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Exploring the Utopian Impulse

Essays on Utopian Thought and Practice

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Edited By Michael J. Griffin and Tom Moylan

Exploring the Utopian Impulse presents a series of essays by an international and trans-disciplinary group of contributors that explores the nature and extent of the utopian impulse. Working across a range of historical periods and cultures, the essays investigate key aspects of utopian theory, texts, and socio-political practices. Even as some critique Utopia, others extend its reach beyond the limits of the modern western tradition within which utopianism has usually been understood. The explorations offered herein will take readers over familiar ground in new ways as well as carry them into new territories of hope and engagement.
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The League of Nations as a Utopian Project: The Labour Party Advisory Committee on International Questions and the Search for a New World Order

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← 304 | 305 → LUCIAN M. ASHWORTH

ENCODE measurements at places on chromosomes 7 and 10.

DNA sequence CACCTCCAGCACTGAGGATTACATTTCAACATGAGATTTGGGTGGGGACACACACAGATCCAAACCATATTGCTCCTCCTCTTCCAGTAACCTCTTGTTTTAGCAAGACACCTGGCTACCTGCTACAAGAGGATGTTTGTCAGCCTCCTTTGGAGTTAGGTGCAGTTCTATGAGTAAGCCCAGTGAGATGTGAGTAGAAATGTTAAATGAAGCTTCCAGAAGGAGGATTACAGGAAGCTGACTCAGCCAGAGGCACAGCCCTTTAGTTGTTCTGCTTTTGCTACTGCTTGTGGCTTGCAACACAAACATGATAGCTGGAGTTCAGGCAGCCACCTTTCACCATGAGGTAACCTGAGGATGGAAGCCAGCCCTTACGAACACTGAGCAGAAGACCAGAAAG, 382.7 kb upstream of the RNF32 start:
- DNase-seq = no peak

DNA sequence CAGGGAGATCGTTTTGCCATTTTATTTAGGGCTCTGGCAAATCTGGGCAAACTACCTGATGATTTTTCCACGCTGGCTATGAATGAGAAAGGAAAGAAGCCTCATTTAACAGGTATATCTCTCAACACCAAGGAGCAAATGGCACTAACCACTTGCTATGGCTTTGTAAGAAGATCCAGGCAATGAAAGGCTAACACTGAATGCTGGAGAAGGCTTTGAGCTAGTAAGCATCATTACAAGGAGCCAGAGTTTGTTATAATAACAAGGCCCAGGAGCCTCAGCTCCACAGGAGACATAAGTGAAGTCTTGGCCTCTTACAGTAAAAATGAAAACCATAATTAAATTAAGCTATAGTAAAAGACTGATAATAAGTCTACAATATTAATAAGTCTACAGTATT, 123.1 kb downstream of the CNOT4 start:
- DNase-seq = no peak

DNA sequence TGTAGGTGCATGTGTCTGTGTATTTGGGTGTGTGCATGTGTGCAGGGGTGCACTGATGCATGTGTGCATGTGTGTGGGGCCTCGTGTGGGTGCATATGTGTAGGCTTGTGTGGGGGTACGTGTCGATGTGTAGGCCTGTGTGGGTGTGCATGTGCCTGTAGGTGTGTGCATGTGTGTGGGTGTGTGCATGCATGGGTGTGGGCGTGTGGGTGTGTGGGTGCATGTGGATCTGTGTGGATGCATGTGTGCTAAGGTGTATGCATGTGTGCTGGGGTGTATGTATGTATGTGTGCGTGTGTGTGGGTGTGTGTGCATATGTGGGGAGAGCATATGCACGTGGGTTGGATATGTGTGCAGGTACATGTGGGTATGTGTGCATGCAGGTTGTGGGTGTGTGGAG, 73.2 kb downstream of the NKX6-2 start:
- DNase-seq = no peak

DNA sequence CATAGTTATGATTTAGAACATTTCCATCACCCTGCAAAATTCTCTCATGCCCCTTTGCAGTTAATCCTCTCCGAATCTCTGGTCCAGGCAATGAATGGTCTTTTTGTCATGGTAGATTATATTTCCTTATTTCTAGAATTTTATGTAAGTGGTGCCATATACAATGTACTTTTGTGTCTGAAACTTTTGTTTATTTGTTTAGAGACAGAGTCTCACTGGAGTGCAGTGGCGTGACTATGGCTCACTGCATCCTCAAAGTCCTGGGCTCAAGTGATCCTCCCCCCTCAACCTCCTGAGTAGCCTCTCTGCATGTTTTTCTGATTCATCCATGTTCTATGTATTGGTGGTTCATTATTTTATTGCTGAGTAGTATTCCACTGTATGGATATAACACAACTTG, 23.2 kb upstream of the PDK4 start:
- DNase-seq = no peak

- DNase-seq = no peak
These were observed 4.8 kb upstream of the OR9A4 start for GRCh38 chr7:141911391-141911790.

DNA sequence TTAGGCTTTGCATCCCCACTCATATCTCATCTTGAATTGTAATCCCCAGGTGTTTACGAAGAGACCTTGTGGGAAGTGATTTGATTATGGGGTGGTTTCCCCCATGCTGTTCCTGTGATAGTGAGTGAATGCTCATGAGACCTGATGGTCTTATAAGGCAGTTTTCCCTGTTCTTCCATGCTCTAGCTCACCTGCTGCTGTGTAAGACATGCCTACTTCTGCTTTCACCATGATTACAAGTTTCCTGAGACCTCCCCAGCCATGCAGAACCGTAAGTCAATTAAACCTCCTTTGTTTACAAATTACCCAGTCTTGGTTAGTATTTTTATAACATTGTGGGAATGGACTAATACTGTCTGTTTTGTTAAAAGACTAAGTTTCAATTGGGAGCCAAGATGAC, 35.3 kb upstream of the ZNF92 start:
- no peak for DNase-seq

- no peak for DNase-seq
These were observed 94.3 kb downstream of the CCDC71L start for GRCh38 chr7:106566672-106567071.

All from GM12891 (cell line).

Why are there so few international utopias? The study and formulation of international utopias suffer from two prejudices. First, in the subject of International Relations, “utopian” has become such a pejorative term that writers are keen to avoid any association with it. Experts on the international like to see themselves as “practical people.” Second, the study of utopias themselves often concentrates on the local community, and here the international and global are often presented as evil anti-utopian forces from outside. The most recent manifestation of this latter tendency is the persistent use of “globalization” as a disparaging term for external influences. The global is presented as a threat, not an opportunity. Groups labeled as utopian are often those that work at local levels. Even Lyman Tower Sargent’s summation of utopianism, while it does not necessarily exclude global utopias, implicitly favors the local (see “Three Faces”). While it is true that the ideology of these groups might often be described as “acting locally, thinking globally,” this is not enough to make them global. Acting locally, thinking globally all too easily becomes “acting locally, dodging globally.” Global issues and alternatives become distant aspirations that are seen as, at best, secondary to the establishment of ideal relationships between people and groups within a narrow and circumscribed area. The perfect community soon resembles a gated community, wherein the ideal existence of the local few stands out against the vast mass of unreformed humanity.

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